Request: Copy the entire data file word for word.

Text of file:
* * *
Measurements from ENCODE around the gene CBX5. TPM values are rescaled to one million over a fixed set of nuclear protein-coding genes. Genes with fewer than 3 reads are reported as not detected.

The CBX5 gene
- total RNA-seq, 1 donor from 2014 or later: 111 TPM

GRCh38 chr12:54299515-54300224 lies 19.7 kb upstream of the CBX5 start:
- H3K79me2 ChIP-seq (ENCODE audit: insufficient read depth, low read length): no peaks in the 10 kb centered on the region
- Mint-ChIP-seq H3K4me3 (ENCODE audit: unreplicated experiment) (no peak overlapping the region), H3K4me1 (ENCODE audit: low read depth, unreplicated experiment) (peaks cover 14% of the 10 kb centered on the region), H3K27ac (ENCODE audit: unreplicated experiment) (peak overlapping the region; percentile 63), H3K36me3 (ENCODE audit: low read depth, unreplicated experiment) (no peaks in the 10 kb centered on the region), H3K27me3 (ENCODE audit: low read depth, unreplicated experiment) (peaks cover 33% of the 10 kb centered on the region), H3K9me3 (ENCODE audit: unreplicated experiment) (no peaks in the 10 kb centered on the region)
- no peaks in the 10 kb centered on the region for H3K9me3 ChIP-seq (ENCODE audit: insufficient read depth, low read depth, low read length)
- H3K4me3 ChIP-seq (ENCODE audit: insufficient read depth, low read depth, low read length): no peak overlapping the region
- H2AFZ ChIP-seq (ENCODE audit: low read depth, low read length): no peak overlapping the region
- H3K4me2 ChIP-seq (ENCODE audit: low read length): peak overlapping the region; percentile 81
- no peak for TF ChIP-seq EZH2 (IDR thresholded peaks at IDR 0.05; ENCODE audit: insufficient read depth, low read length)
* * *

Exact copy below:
Measurements from ENCODE around the gene CBX5. TPM values are rescaled to one million over a fixed set of nuclear protein-coding genes. Genes with fewer than 3 reads are reported as not detected.

The CBX5 gene
- total RNA-seq, 1 donor from 2014 or later: 111 TPM

GRCh38 chr12:54299515-54300224 lies 19.7 kb upstream of the CBX5 start:
- H3K79me2 ChIP-seq (ENCODE audit: insufficient read depth, low read length): no peaks in the 10 kb centered on the region
- Mint-ChIP-seq H3K4me3 (ENCODE audit: unreplicated experiment) (no peak overlapping the region), H3K4me1 (ENCODE audit: low read depth, unreplicated experiment) (peaks cover 14% of the 10 kb centered on the region), H3K27ac (ENCODE audit: unreplicated experiment) (peak overlapping the region; percentile 63), H3K36me3 (ENCODE audit: low read depth, unreplicated experiment) (no peaks in the 10 kb centered on the region), H3K27me3 (ENCODE audit: low read depth, unreplicated experiment) (peaks cover 33% of the 10 kb centered on the region), H3K9me3 (ENCODE audit: unreplicated experiment) (no peaks in the 10 kb centered on the region)
- no peaks in the 10 kb centered on the region for H3K9me3 ChIP-seq (ENCODE audit: insufficient read depth, low read depth, low read length)
- H3K4me3 ChIP-seq (ENCODE audit: insufficient read depth, low read depth, low read length): no peak overlapping the region
- H2AFZ ChIP-seq (ENCODE audit: low read depth, low read length): no peak overlapping the region
- H3K4me2 ChIP-seq (ENCODE audit: low read length): peak overlapping the region; percentile 81
- no peak for TF ChIP-seq EZH2 (IDR thresholded peaks at IDR 0.05; ENCODE audit: insufficient read depth, low read length)